Proof, a movie based on David Auburn’s Pulitzer Prize winning play, was released in September. Featuring Gwyneth Paltrow, Anthony Hopkins, and Jake Gyllenhaal in the main roles, the movie had a mixed reception by the critics. Given the important role of mathematics in the story, we decided to ask three people to have a look and tell us what they think. Harry Waldman is Head Writer for FOCUS. He works at MAA headquarters in the Publications Department, but in his spare time Harry has a strong interest in the cinema and has written several books about films. Melanie Wood is a graduate student at Princeton and a winner of the Morgan Prize for undergraduate research. Jackie Giles is a member of the FOCUS editorial board who teaches at Central College, part of the Houston Community College System.
At a key point in the new film Proof, the cinematic adaptation of David Auburn’s award-winning play, Robert Llewelyn (Anthony Hopkins), in his early 60s, a former distinguished University of Chicago mathematics professor, says, “All cylinders are firing… the machinery is working.” The “machinery” he’s referring to, as his daughter Catherine (Gwyneth Paltrow) knows, is his mind. A world-renowned figure in mathematics, he’s been absent form the field for years, but now he’s evidently inspired and hard at work on a proof. Catherine, a fine math student, has cared for him as dementia — his long night of the living dead — has taken hold. She hopes beyond all reason that her revered father, who had made his name in Britain at the age of 22, is back. That would set her free.
The film, which also features the excellent British character actor Roshan Seth as Professor Bhandari, was co-scripted by Rebecca Miller — Arthur’s daughter. Completed in late 2004 and one of the main entries at the recent Venice and Toronto film festivals, it tries to bring the arena of mathematics and its inhabitants to life. Set at the University of Chicago, it talks a good game, but doesn’t show enough of mathematicians in action.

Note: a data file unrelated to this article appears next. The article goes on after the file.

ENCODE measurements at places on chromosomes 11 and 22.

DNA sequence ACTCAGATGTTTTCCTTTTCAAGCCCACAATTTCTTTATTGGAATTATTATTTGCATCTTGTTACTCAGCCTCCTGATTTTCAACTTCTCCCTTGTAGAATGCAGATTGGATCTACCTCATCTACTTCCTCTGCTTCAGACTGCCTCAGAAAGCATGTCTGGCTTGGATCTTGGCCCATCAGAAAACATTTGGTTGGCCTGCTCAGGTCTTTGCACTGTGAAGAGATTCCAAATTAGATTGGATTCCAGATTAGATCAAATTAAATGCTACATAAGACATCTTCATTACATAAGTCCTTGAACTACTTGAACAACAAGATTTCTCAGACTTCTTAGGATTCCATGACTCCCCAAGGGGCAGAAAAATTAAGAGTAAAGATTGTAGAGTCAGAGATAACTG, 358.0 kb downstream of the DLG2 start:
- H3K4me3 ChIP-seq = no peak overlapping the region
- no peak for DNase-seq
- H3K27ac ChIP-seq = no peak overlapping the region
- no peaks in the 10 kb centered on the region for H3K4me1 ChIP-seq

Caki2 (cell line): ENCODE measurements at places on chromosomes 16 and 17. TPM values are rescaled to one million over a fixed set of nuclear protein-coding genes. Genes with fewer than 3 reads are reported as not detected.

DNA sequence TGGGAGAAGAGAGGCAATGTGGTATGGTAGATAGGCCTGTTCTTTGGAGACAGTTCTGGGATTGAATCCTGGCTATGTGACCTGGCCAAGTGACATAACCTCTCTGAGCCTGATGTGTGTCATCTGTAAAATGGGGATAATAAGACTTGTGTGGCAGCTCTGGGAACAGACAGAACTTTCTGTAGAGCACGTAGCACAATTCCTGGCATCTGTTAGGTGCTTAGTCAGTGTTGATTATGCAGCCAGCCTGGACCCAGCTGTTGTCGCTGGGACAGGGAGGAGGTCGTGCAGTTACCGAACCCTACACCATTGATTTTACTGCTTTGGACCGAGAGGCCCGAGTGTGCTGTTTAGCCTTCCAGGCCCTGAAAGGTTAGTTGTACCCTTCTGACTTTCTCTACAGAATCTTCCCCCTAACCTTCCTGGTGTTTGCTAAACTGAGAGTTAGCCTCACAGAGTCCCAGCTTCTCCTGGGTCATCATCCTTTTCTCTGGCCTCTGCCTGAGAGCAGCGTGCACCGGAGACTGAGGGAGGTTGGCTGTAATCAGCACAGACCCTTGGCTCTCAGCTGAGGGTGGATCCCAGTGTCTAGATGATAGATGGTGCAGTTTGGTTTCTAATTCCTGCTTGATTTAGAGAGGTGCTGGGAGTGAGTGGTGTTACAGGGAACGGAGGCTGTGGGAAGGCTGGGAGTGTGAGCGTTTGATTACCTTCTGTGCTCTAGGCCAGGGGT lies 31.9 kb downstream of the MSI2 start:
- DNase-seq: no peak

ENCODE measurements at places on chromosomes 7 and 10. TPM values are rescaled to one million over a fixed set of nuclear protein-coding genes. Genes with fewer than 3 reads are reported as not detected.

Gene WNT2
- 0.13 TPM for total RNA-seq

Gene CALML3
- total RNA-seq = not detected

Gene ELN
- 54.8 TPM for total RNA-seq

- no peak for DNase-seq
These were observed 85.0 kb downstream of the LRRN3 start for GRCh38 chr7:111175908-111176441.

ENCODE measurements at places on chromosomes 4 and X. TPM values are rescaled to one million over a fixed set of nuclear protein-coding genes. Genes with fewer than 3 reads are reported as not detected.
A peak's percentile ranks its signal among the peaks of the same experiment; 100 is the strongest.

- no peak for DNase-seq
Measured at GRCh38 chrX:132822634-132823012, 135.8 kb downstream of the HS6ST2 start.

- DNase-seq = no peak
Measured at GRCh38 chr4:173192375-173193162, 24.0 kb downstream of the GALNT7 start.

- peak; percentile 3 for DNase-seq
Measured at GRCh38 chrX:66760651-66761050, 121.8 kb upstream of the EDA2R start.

Proof isn’t just a movie about mathematics; it’s a mathematical movie. The scenes may as well have been laid out by diagram: Let’s put a touching father-daughter moment here, a startling revelation there, and use interstitial flashbacks to cube the total emotional-resonance quotient. —Stephanie Zacharek Salon
But the film is not really about mathematics anyway. That’s just a backdrop, window dressing, so to speak. The filmmakers have chosen mathematics as the metaphor through which to make their points, including a few about the field itself. There’s the impression that mathematics is dominated by a few geniuses. That real mathematicians must show their talent early before they flame out. And that mathematics is too incomprehensible to show on the screen. Thus all we get is a bit of clichéd “mathematics.”
We do, however, see a lot of mathematical books and journals — some of them from the Mathematical Association of America! Who are the people involved with this stuff? They are young wizards, we’re informed, striving for greatness. The world of rarefied mathematics, apparently, requires genius and its substantiation. If you can’t maintain the lofty mathematics — exemplified by a proof so original that it causes your colleagues’ heads to spin — you might as well head for the hills. The young mathematicians have only a bit of time: the clock is ticking. There are those in the mathematics community who believe this but others, like Catherine, disagree. So implies the new film from director John Madden.
Then again, Robert may be the exception to this rule. Although he’s suffering from dementia, he just might have come up with a major mathematical proof late in life that will set the math world ablaze and restore him to his former glory. Or is this mysterious “proof,” which Catherine has uncovered, not really his? Has she perhaps inherited her father’s genius? Does the future hold promise or peril for her? Is she her father’s daughter in more ways than one?
Self-centered young graduate mathematics student Hal (Jake Gyllenhaal) represents the young mathematicians. He teaches, he coaches young hockey players, he plays drums in a band. He’s no geek. When we first meet Hal, he’s wearing glasses. That’s the last time he can see clearly, so to speak. After that, sans spectacles, he grows stubble and is in it for the glory. Getting close to Catherine, he offers her a way out of her emotional bind. He’s fond of saying, “There’s nothing wrong with you.”